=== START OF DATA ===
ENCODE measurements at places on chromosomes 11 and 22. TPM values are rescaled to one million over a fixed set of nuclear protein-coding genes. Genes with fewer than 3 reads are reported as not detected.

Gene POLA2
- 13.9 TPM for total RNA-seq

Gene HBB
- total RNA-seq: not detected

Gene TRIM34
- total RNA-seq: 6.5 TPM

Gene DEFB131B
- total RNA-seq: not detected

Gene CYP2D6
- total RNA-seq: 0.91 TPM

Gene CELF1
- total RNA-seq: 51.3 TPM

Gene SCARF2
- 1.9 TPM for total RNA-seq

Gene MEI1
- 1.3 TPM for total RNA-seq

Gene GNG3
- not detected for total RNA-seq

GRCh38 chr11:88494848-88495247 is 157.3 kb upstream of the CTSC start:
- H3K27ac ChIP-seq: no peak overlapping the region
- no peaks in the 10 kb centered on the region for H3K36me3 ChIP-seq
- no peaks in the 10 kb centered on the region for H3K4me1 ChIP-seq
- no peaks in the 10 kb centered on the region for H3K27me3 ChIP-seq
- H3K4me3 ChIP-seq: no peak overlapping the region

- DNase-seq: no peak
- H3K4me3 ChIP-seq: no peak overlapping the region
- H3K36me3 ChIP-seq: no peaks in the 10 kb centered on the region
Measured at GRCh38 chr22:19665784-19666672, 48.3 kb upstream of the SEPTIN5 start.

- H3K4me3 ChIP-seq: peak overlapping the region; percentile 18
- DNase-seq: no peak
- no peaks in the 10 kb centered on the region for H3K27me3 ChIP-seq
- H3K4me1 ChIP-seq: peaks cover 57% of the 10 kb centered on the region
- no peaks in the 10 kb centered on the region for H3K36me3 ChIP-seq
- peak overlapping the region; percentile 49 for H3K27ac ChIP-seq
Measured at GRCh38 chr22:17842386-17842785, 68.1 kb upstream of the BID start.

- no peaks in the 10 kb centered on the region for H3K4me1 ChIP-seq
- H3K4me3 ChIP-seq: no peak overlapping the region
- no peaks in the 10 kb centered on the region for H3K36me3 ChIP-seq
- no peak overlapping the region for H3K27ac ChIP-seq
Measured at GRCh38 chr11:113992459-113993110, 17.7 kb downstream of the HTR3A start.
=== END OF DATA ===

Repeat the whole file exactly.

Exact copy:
ENCODE measurements at places on chromosomes 11 and 22. TPM values are rescaled to one million over a fixed set of nuclear protein-coding genes. Genes with fewer than 3 reads are reported as not detected.

Gene POLA2
- 13.9 TPM for total RNA-seq

Gene HBB
- total RNA-seq: not detected

Gene TRIM34
- total RNA-seq: 6.5 TPM

Gene DEFB131B
- total RNA-seq: not detected

Gene CYP2D6
- total RNA-seq: 0.91 TPM

Gene CELF1
- total RNA-seq: 51.3 TPM

Gene SCARF2
- 1.9 TPM for total RNA-seq

Gene MEI1
- 1.3 TPM for total RNA-seq

Gene GNG3
- not detected for total RNA-seq

GRCh38 chr11:88494848-88495247 is 157.3 kb upstream of the CTSC start:
- H3K27ac ChIP-seq: no peak overlapping the region
- no peaks in the 10 kb centered on the region for H3K36me3 ChIP-seq
- no peaks in the 10 kb centered on the region for H3K4me1 ChIP-seq
- no peaks in the 10 kb centered on the region for H3K27me3 ChIP-seq
- H3K4me3 ChIP-seq: no peak overlapping the region

- DNase-seq: no peak
- H3K4me3 ChIP-seq: no peak overlapping the region
- H3K36me3 ChIP-seq: no peaks in the 10 kb centered on the region
Measured at GRCh38 chr22:19665784-19666672, 48.3 kb upstream of the SEPTIN5 start.

- H3K4me3 ChIP-seq: peak overlapping the region; percentile 18
- DNase-seq: no peak
- no peaks in the 10 kb centered on the region for H3K27me3 ChIP-seq
- H3K4me1 ChIP-seq: peaks cover 57% of the 10 kb centered on the region
- no peaks in the 10 kb centered on the region for H3K36me3 ChIP-seq
- peak overlapping the region; percentile 49 for H3K27ac ChIP-seq
Measured at GRCh38 chr22:17842386-17842785, 68.1 kb upstream of the BID start.

- no peaks in the 10 kb centered on the region for H3K4me1 ChIP-seq
- H3K4me3 ChIP-seq: no peak overlapping the region
- no peaks in the 10 kb centered on the region for H3K36me3 ChIP-seq
- no peak overlapping the region for H3K27ac ChIP-seq
Measured at GRCh38 chr11:113992459-113993110, 17.7 kb downstream of the HTR3A start.